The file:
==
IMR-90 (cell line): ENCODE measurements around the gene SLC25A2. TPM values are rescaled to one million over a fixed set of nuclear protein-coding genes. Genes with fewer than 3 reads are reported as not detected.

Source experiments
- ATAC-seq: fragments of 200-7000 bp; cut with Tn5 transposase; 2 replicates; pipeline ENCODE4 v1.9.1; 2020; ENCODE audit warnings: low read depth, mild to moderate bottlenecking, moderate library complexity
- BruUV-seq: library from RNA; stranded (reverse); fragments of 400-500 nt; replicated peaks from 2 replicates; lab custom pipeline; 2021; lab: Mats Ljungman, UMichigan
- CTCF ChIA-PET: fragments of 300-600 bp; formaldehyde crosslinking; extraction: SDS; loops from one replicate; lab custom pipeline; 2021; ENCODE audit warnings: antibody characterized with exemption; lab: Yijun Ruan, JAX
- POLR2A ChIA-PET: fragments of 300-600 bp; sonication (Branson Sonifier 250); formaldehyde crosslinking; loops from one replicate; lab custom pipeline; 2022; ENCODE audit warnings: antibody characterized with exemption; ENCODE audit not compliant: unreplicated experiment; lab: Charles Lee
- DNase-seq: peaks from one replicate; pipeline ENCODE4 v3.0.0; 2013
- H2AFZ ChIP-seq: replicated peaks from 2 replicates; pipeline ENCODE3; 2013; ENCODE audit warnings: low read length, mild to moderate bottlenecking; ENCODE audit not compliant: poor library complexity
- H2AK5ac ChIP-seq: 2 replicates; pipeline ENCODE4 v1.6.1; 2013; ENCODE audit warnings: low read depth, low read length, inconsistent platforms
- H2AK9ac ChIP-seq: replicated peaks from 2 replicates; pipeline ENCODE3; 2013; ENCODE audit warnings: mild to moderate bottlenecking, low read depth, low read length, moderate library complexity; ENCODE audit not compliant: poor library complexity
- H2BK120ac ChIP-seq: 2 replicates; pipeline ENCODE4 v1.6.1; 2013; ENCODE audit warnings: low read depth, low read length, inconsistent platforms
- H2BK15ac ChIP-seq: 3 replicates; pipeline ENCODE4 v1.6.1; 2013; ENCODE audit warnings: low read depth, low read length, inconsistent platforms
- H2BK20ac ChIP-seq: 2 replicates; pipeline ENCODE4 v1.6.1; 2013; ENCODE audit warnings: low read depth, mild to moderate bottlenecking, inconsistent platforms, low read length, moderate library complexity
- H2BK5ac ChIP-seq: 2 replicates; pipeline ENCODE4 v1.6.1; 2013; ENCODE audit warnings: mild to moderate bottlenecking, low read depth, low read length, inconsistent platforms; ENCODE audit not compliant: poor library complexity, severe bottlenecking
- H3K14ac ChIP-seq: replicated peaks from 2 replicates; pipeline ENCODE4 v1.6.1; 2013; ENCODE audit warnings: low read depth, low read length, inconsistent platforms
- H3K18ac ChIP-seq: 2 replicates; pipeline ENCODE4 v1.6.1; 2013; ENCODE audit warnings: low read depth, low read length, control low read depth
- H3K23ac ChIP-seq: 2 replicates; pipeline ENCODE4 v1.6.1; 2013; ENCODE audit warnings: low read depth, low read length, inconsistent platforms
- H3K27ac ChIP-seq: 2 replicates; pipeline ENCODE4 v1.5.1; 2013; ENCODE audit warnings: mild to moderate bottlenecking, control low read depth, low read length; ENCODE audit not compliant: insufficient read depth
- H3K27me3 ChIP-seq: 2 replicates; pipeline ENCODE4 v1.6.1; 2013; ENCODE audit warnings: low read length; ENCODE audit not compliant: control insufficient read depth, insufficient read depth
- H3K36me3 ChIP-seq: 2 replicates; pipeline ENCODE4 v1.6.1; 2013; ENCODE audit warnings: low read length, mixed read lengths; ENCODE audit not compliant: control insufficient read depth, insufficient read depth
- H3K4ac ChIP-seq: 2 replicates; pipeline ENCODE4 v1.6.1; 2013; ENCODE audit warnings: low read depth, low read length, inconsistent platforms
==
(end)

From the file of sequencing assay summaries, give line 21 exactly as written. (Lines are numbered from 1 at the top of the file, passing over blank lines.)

- H3K4ac ChIP-seq: 2 replicates; pipeline ENCODE4 v1.6.1; 2013; ENCODE audit warnings: low read depth, low read length, inconsistent platforms